2 minute read
Have you ever driven on a familiar route, arrived at your destination but failed to remember much of the journey? That’s what is commonly known as ‘driving on autopilot’. Not to be confused with the function in some cars, driving on autopilot is similar to highway hypnosis which occurs during long periods of driving.
So, how exactly do we enter this autopilot mode and is it safe?
A study suggests that repeated exposure and familiarity with a route can lead to inattention blindness, meaning people drive without really being aware that they are driving. The route is so well ingrained into our memory that our brain – even without consciously doing so – can get us home. However, when we enter autopilot mode we do not actively assess our surroundings nor can we recall the trip.
An experiment carried out in 2014 observed university students who were walking down a path while looking at their phones. Findings showed that these students were able to avoid major obstacles, such as signs on the footpath, but failed to actually see and realise that researchers had hung money on the trees. Inattention blindness supports the idea that while we are in autopilot mode, our brain can only process external stimuli to a limited extent.
Inattention blindness also links to the Default Mode Network (DMN), regions in the brain that are most active when we perform tasks that we are accustomed to such as driving home. The DMN is linked to memory-based information and predictions that help us make automated, fast and efficient decisions under stable environments.
Simply put, we are able to effectively and accurately perform tasks that we are used to, such as tying our shoelaces or walking to and from home under stable conditions, but without conscious thought.
Researchers monitored the brain activity of 28 adult participants who had to learn how to play a card game without instructions. As the participants repeatedly played the game, they gradually learned how the game worked and didn’t need to actively work out the rules. This was when the DMN was very active, yielding highly accurate and efficient results.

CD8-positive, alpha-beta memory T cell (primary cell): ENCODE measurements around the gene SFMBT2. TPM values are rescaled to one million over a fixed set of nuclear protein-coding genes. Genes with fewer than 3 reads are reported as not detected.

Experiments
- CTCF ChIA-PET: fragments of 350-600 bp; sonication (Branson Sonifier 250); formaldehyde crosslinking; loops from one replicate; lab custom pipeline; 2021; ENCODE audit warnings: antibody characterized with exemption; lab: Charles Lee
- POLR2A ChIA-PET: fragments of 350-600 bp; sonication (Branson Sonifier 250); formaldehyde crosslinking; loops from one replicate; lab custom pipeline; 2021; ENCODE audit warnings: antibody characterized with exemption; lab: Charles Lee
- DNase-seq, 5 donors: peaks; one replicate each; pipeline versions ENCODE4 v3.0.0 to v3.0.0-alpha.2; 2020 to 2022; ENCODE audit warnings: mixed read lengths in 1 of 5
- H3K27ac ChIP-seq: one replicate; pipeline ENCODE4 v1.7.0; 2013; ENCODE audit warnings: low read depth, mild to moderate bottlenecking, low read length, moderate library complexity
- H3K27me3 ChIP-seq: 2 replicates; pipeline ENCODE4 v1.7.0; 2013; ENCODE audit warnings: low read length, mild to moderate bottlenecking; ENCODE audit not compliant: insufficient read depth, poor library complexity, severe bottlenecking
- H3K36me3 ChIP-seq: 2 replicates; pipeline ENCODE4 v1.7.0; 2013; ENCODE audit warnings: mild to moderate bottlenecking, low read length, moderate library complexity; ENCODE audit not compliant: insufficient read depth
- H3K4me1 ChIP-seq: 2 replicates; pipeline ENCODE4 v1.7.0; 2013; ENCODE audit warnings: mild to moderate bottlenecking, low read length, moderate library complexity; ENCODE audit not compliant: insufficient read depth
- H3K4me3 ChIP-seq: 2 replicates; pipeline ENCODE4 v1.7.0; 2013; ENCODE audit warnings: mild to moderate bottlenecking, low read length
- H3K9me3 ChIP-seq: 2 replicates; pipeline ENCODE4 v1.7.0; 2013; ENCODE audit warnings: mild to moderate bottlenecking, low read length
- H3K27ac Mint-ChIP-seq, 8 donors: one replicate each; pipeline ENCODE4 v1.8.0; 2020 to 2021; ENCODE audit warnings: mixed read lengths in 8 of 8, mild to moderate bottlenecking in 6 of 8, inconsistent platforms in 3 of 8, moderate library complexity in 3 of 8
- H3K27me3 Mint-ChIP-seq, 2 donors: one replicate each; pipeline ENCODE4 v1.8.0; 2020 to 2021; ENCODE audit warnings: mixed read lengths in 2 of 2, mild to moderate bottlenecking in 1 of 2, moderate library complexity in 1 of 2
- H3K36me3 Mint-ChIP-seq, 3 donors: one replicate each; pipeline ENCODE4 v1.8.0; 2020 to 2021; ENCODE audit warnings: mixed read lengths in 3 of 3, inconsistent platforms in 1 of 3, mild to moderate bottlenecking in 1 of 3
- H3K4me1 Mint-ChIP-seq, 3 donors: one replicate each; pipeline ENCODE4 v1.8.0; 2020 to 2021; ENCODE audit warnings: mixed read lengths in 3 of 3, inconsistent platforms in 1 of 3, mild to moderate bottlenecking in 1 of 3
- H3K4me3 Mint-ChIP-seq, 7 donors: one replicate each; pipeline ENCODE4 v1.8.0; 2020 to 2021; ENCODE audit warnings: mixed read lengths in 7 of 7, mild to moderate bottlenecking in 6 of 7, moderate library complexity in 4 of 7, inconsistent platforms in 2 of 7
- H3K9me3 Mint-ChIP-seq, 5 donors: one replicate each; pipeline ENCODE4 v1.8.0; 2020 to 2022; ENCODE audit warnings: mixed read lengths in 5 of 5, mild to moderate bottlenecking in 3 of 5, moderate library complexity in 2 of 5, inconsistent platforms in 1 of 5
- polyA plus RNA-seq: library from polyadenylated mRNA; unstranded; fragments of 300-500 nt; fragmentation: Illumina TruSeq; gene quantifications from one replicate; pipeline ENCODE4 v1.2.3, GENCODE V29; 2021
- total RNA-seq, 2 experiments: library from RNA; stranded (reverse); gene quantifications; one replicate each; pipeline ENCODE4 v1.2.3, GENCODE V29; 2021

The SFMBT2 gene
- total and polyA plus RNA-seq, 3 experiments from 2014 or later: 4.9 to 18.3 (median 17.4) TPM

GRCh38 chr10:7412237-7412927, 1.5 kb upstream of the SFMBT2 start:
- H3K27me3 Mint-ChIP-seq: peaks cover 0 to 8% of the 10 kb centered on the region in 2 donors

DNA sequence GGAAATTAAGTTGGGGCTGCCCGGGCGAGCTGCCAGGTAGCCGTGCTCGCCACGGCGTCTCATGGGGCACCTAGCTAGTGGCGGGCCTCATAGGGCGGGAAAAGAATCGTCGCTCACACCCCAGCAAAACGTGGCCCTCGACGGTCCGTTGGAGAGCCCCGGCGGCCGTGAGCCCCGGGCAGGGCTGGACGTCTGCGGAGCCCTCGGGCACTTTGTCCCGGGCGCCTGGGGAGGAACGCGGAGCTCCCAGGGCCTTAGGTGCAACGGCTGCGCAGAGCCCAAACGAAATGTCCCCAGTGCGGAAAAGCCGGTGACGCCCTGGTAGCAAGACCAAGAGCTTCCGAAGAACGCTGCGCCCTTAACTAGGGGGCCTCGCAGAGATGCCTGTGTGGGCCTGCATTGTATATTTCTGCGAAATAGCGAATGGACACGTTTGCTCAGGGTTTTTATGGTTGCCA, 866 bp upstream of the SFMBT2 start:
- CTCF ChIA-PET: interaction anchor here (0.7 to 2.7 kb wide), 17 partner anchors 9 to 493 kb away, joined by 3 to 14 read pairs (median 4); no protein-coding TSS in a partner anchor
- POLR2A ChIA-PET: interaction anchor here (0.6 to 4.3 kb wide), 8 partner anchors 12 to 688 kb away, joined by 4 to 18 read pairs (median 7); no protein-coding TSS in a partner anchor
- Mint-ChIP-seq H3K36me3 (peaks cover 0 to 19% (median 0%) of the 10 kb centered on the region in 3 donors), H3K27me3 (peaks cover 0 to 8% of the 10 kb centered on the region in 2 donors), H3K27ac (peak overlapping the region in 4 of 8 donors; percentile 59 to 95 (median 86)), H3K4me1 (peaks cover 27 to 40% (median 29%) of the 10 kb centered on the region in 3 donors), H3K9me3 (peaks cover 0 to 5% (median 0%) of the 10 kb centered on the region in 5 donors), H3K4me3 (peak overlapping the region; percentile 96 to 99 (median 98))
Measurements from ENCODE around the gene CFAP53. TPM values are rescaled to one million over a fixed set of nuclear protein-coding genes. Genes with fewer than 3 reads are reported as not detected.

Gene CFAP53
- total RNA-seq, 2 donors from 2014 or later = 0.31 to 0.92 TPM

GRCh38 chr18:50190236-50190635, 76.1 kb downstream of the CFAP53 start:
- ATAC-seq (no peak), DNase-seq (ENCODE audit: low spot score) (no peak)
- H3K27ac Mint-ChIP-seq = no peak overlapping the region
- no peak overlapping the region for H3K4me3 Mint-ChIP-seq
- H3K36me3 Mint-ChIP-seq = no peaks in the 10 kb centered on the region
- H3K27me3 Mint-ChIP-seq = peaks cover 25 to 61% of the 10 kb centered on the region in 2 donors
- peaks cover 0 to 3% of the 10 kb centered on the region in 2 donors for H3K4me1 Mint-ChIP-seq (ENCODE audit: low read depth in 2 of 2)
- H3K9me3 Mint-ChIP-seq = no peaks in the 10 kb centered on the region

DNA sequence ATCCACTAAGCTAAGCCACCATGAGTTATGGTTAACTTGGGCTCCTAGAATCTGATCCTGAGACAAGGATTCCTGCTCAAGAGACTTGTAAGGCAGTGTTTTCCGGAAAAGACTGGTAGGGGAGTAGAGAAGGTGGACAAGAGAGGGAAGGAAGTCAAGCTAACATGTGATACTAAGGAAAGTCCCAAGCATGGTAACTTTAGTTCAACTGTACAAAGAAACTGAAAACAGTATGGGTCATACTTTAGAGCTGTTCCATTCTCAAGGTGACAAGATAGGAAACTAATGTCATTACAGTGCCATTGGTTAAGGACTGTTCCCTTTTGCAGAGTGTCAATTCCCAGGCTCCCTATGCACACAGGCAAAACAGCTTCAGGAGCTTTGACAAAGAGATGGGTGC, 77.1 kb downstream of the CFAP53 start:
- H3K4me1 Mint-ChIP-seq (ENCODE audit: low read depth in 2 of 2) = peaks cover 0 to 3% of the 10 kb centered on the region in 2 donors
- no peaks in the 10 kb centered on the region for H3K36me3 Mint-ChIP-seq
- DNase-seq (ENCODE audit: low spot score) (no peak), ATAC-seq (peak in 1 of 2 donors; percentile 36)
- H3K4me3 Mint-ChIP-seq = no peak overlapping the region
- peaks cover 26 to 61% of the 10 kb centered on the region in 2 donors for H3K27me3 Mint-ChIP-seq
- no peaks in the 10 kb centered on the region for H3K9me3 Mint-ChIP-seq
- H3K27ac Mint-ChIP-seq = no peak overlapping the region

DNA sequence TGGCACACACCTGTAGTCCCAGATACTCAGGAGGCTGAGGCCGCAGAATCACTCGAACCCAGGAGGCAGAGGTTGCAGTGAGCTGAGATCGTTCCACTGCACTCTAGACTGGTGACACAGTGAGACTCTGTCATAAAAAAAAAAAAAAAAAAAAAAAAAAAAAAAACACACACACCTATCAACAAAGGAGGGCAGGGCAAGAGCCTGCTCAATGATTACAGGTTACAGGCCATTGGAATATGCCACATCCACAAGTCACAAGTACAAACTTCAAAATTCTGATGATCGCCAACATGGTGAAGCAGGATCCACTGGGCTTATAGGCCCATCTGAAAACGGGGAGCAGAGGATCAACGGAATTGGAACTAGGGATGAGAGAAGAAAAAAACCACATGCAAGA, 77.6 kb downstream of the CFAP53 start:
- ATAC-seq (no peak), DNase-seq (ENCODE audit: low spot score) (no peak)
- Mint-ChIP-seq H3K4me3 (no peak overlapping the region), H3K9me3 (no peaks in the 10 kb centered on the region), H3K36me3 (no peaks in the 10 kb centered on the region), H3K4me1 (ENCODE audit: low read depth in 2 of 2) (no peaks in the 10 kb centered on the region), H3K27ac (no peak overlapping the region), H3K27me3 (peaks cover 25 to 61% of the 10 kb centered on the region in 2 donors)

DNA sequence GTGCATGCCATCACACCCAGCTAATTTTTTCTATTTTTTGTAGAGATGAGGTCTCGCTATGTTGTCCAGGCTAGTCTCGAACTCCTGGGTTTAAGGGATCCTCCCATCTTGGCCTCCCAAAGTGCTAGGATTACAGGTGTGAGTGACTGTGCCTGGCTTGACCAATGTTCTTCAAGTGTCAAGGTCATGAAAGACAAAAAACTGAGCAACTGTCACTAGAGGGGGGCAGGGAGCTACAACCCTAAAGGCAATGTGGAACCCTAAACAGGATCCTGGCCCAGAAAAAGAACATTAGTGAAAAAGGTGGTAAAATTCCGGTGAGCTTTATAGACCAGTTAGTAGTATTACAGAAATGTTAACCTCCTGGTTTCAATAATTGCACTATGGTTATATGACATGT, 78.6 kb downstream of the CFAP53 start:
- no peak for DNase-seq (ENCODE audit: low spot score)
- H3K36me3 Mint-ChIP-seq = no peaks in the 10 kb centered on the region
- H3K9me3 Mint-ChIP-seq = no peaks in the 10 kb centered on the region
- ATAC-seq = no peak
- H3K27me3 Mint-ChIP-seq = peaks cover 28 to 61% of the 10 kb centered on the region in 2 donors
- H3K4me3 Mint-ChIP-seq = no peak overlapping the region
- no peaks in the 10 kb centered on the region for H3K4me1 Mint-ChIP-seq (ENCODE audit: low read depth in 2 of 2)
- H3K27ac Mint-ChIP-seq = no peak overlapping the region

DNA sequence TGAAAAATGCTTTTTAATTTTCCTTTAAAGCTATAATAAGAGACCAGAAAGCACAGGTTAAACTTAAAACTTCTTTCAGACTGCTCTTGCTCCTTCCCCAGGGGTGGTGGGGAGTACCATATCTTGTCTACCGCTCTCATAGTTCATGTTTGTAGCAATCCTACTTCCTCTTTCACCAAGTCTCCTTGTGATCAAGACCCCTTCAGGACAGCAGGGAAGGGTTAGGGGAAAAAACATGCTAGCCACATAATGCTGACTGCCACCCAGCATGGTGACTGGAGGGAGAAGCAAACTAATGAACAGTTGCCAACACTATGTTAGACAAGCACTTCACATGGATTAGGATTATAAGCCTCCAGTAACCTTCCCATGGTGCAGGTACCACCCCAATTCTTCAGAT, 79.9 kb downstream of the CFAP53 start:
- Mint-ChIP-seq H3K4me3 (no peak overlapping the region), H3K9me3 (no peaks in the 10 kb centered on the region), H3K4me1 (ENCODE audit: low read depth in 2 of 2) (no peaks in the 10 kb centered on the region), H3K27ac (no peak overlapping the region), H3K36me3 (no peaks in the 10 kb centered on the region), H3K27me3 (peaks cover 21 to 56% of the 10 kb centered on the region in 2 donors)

But the DMN uses memory-based information to make efficient predictions. This means it is not helpful when further external attention and information is needed to make decisions, such as when another vehicle cuts you off suddenly or when a pedestrian steps onto the road to retrieve something. In these situations, it is likely that a ‘manual mode’ overrides the DMN, jolting you back into consciousness.
As such, driving on autopilot can be extremely dangerous. The Association for Psychological Science drew a link between the high number of crashes that happen within 5km away from the driver’s homes. This suggests that driving on familiar roads, where the DMN is most likely to be active, can be fatal.
Being aware of autopilot as you drive on familiar roads is the first step in minimising the risk of it.
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